What is the perfect level of abstraction for a work of art?
May, 14; 2020. By
This article will cover the theoretically perfect point of abstraction that a work of art, be it a musical theme, a film, or a painting, can and should have, in the opinion of this publication.

We have seen that during the 20th century painters like Picasso strove to seek and lead art as a whole towards abstraction, which is fine as a principle but which we definitely do not know, in the opinion of this publisher, if it is indeed something good for art. Since we can put several examples, both in painting, as in music, as in cinema, in which an excess of abstraction means a decrease in the emotion caused to the spectator / listener.

Thus, it is quite clear that noise for music, which is the perfect abstraction in this medium, is of no benefit to the listener. Then we can talk about musical impressionism or experimental music that although it is a little more understandable, does not completely fill the ears of listeners, who definitely prefer to hear and enjoy very defined works such as those of Mozart or Beethoven, in general.

In the film field, if we talk about video art or experimental cinema, we get the same answers. It is the cinema with its classic film and narrative scheme sustained mainly by the approach-development-outcome and its multiple variants that manages to fully excite the viewer. The rest is, as a philosopher might say on this matter, conjecture. So much so that the American film producer of the 20th century Walt Disney (heh, heh, we are sure that the reader knows who we are referring to), rejected the idea of continuing on the path of his second film Fantasia (as we know the most enigmatic, symbolic and impressionistic of all his films) and focused on classical narrative so as not to confuse and surprise the viewer and so that he could fully understand what was happening on the screen in order to connect more with him, as a good filmmaker who was.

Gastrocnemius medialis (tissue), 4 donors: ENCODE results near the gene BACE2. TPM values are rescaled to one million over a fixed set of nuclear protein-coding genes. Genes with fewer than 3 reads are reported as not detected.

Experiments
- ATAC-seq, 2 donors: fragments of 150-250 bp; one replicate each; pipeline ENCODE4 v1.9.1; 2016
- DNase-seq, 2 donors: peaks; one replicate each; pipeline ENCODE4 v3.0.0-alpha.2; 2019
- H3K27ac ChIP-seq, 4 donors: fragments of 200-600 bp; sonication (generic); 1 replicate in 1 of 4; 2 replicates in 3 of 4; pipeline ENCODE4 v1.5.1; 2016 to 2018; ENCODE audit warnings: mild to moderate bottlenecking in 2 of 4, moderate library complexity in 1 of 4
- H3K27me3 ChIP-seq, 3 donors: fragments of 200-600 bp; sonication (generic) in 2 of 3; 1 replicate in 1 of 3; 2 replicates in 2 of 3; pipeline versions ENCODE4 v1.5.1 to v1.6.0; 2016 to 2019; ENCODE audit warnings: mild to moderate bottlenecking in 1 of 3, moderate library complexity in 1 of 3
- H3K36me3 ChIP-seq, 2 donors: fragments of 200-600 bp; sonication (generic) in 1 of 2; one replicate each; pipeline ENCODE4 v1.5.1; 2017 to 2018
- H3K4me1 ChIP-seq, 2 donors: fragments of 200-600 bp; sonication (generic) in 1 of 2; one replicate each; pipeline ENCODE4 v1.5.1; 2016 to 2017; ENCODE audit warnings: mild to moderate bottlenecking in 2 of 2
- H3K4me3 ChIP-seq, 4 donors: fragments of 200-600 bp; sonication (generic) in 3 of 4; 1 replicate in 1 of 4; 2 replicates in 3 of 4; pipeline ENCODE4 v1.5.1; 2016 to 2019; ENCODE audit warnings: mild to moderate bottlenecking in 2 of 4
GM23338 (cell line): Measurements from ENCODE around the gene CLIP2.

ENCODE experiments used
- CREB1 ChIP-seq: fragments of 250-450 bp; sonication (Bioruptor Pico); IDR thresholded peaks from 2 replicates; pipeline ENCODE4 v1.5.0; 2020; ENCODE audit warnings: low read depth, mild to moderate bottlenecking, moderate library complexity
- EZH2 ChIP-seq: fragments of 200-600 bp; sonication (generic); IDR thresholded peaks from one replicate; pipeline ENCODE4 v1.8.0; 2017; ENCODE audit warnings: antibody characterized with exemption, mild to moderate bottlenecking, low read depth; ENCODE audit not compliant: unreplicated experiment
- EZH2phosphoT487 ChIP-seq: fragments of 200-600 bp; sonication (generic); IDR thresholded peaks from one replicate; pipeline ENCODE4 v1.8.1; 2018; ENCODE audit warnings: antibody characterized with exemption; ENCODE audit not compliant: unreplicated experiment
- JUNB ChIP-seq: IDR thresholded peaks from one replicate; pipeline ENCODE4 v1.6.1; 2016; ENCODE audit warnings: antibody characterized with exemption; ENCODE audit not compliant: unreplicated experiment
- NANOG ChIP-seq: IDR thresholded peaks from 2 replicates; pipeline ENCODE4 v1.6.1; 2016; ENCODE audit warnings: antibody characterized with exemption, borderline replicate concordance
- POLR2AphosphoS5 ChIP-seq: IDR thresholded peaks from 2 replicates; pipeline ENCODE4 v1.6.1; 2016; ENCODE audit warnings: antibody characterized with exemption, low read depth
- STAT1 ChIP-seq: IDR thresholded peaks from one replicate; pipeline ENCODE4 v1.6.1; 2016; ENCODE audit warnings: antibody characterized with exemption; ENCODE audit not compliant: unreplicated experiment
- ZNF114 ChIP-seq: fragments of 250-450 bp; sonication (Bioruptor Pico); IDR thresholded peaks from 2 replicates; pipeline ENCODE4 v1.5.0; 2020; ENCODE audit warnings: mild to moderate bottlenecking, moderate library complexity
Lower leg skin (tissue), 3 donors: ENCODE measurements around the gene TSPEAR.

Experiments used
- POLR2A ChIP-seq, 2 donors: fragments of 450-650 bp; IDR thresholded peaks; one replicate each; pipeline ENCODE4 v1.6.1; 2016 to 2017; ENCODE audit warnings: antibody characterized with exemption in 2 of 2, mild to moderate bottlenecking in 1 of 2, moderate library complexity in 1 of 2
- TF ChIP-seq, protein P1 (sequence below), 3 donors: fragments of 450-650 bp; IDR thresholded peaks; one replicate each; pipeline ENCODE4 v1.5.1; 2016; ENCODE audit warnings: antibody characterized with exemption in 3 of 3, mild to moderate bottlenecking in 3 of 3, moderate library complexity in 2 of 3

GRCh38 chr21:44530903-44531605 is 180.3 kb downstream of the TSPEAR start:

In painting, as previously discussed in this medium, abstraction leaves the viewer a little bit stupefied and often does not know what to think about the work he is seeing. It is easier to connect, and it is transmitted much more, with eminently figurative works, although these may have a point of evasion from reality such as Impressionism led by Claude Monet, who in the opinion of the editor of this publication, is the greatest exponent of pictorial level of the balance between abstraction and figuration. Behind Impressionism, as has been well established in the 20th century, there is an abyss.

Therefore, after these conclusions we can say without hesitation that although a little evasion never hurts, in fact the genius is always a little synthesized by the artist's vision as it happens in the mentioned impressionist movement; a little more abstraction manages to prevent the average viewer from connecting with the pictorial, musical or cinematographic work, as the case may be, thus losing part of the emotion that could cause a greater balance between the figurative and the abstract.

In conclusion, the aim of the editor of this publication is not to make pictorial works with a new -ism that returns a bit to the lost path, since, as has also been mentioned in our magazine, abstraction has led painting to a alley from which it can no longer get out, and need to go back to figuration a bit. There are many themes and points of view that have not yet been explored in the art world and that are closer to the figurative. But, as I have said before, it will not be the one who writes who gives too many clues on this subject, beyond expressing his own visions in his various artistic creations.